Friday, January 21, 2011

Nyakahita Islamic School

I have enjoyed monitoring the progress of one of our projects in a Muslim community called Nyakahita.  They, like most here, were suffering from a lack of safe water access.  The community school cares for 280 children and that is where we selected to place the water point.

 Nyakahita mosqueThe mosque in the background is getting some miniature minarets added.

 IMG_0771Parent – Teacher counsel giving input into the importance of clean water. IMG_0776Imam Abdulla Kalim Katto – “I am so amazed to see that Christians can even care for our Muslim Community.  I am still not understanding how you come to help us.”  He is very happy with the project and how well we are working together with hopes for more activity in the region.IMG_0778Taking time out for our team to pray for the people of Nylakahita and for them to pray for us and our work.  Imam Abdula Kalim KattoThanking the Imam for being open to our participation in his community growth. 

Our team started our relationship by holding some culturally relevant group meetings about health and how clean water will effect change for everyone in the community and where our Bible and the Koran agree about Isa (Jesus).  Going back to the common fathers of both or faiths and moving through the histories.  Later covering where we differ and letting it be known they are open to continuing discussions and discovery as the community members might be interested.  These ongoing discussions are going very well with frequent phone calls from some members of the community initiating follow up visits. We are continuing to pray that a long term relationship will be maintained here. 

These are great times

Tuesday, January 18, 2011

There We Saw The Giants

I have been going back to this devotional I received from a good friend and find it a great encouragement in some situations and a motivator in others.


The Giants
     
      "There we saw the giants" (Num. 13:33).
     
      Yes, they saw the giants, but Caleb and Joshua saw God! Those who doubt say, "We be not able to go up." Those who believe say, "Let us go up at once and possess it, for we are well able."
     
      Giants stand for great difficulties; and giants are stalking everywhere. They are in our families, in our churches, in our social life, in our own hearts; and we must overcome them or they will eat us up, as these men of old said of the giants of Canaan.
     
      The men of faith said, "They are bread for us; we will eat them up." In other words, "We will be stronger by overcoming them than if there had been no giants to overcome."
     
      Now the fact is, unless we have the overcoming faith we shall be eaten up, consumed by the giants in our path. Let us have the spirit of faith that these men of faith had, and see God, and He will take care of the difficulties. --Selected
     
      It is when we are in the way of duty that we find giants. It was when Israel was going forward that the, giants appeared. When they turned back into the wilderness they found none.
     
      There is a prevalent idea that the power of God in a human life should lift us above all trials and conflicts. The fact is, the power of God always brings a conflict and a struggle. One would have thought that on his great missionary journey to Rome, Paul would have been carried by some mighty providence above the power of storms and tempests and enemies. But, on the contrary, it was one long, hard fight with persecuting Jews, with wild tempests, with venomous vipers and all the powers of earth and hell, and at last he was saved, as it seemed, by the narrowest margin, and had to swim ashore at Malta on a piece of wreckage and barely escape a watery grave.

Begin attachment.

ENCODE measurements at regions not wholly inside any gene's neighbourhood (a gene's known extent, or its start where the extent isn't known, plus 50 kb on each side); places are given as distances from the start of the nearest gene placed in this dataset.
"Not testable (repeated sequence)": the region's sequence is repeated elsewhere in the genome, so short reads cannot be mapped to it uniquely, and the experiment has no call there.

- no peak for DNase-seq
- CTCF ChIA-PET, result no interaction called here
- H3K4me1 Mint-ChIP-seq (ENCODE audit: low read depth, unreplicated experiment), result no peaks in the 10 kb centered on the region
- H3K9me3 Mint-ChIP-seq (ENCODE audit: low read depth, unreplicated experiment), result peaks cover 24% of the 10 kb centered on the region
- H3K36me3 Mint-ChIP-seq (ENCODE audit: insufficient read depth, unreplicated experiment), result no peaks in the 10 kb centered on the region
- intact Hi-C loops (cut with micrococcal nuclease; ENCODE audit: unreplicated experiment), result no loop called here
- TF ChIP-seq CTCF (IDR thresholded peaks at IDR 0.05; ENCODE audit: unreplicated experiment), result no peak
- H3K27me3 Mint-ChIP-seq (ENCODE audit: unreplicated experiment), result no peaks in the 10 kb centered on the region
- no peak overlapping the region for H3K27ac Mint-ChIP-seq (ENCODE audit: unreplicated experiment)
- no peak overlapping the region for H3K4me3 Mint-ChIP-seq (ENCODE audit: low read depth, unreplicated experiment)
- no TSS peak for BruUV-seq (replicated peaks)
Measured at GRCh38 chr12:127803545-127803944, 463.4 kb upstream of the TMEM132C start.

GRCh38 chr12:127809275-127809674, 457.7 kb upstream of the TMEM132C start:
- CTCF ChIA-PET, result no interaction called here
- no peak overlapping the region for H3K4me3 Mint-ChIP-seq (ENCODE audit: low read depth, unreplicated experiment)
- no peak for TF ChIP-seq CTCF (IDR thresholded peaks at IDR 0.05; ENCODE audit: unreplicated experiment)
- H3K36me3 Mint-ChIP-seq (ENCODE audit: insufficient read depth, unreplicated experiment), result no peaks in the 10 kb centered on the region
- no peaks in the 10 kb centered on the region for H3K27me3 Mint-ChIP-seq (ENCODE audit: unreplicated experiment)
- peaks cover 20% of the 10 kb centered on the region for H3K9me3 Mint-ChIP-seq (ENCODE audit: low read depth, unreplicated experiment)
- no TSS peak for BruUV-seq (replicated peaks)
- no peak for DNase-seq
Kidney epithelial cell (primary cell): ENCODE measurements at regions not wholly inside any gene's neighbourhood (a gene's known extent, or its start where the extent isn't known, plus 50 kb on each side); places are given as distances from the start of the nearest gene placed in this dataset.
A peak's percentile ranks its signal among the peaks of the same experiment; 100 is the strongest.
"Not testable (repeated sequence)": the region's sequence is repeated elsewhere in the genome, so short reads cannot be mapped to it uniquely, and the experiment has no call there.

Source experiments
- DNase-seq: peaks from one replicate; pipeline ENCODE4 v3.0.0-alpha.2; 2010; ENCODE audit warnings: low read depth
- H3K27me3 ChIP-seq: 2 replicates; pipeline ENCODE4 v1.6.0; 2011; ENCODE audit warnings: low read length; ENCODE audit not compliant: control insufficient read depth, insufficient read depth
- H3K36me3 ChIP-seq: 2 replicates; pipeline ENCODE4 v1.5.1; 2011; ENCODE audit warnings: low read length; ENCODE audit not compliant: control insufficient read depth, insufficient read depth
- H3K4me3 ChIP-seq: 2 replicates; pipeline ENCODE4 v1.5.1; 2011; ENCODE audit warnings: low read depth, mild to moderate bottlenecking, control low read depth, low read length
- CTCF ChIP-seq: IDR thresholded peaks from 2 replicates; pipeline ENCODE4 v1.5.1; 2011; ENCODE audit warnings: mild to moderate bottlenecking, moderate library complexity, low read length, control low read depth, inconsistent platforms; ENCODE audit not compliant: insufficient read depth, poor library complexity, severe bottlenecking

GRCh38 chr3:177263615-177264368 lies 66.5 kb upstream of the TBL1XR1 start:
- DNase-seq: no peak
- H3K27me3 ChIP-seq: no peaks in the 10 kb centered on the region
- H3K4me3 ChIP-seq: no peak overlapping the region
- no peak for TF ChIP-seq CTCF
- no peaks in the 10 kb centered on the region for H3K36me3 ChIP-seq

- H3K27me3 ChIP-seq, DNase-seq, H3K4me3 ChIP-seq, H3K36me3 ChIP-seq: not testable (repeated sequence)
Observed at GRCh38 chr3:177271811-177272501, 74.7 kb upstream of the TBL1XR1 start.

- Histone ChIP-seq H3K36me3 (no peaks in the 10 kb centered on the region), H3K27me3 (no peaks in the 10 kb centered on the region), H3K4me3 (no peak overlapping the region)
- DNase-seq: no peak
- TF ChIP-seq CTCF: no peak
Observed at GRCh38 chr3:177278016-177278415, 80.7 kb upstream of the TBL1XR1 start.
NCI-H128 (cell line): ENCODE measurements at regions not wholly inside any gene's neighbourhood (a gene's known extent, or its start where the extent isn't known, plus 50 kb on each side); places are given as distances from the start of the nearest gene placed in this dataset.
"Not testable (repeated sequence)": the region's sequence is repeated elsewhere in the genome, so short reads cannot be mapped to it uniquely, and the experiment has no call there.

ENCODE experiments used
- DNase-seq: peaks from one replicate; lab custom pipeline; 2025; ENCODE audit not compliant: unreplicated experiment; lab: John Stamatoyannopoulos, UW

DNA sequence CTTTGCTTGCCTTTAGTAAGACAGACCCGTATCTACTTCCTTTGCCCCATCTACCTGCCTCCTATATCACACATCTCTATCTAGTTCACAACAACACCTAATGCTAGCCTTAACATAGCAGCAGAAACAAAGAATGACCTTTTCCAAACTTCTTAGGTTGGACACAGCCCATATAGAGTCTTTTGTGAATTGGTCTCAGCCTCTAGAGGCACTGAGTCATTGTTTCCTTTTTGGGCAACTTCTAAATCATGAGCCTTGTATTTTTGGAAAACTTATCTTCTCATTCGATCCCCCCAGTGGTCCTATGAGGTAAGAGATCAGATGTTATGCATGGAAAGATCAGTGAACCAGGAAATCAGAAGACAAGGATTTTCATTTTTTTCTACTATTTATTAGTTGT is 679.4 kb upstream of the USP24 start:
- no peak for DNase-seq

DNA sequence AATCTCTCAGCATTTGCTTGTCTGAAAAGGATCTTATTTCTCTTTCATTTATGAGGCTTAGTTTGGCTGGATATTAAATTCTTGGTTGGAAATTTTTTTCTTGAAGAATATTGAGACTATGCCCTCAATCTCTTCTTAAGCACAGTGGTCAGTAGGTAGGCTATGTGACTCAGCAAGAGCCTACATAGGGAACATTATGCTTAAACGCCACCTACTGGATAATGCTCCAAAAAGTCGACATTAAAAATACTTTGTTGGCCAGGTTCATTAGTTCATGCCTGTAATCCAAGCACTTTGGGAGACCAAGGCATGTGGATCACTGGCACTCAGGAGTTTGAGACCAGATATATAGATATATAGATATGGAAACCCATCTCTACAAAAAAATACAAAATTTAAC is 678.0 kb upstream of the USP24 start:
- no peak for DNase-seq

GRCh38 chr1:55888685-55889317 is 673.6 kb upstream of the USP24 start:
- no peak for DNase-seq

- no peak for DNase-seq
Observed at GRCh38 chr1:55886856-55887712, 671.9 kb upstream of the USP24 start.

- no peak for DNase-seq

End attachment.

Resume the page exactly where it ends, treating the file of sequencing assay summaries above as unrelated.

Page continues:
Was that like a God of infinite power? Yes, just like Him. And so Paul tells us that when he took the Lord Jesus Christ as the life of his body, a severe conflict immediately came; indeed, a conflict that never ended, a pressure that was persistent, but out of which he always emerged victorious through the strength of Jesus Christ.
     
      The language in which he describes this is most graphic. "We are troubled on every side, yet not distressed; perplexed, but not in despair; persecuted, but not forsaken; cast down, but not destroyed, always bearing about in the body the dying of the Lord Jesus, that the life also of Jesus might be manifested in our body."
     
      What a ceaseless, strenuous struggle! It is impossible to express in English the forcible language of the original. There are five pictures in succession. In the first, the idea is crowding enemies pressing in from every side, and yet not crushing him because the police of heaven cleared the way just wide enough for him to get through. The literal translation would be, "We are crowded on every side, but not crushed."
     
      The second picture is that of one whose way seems utterly closed and yet he has pressed through; there is light enough to show him the next step. The Revised Version translates it, "Perplexed but not unto despair." Rotherham still more literally renders it, "Without a way, but not without a by-way."
     
      The third figure is that of an enemy in hot pursuit while the divine Defender still stands by, and he is not left alone. Again we adopt the fine rendering of Rotherham, "Pursued but not abandoned."
     
      The fourth figure is still more vivid and dramatic. The enemy has overtaken him, has struck him, has knocked him down. But it is not a fatal blow; he is able to rise again. It might be translated, "Overthrown but not overcome."
     
      Once more the figure advances, and now it seems to be even death itself, "Always bearing about in the body the dying of the Lord Jesus." But he does not die, for "the life also of Jesus" now comes to his aid and he lives in the life of another until his life work is done.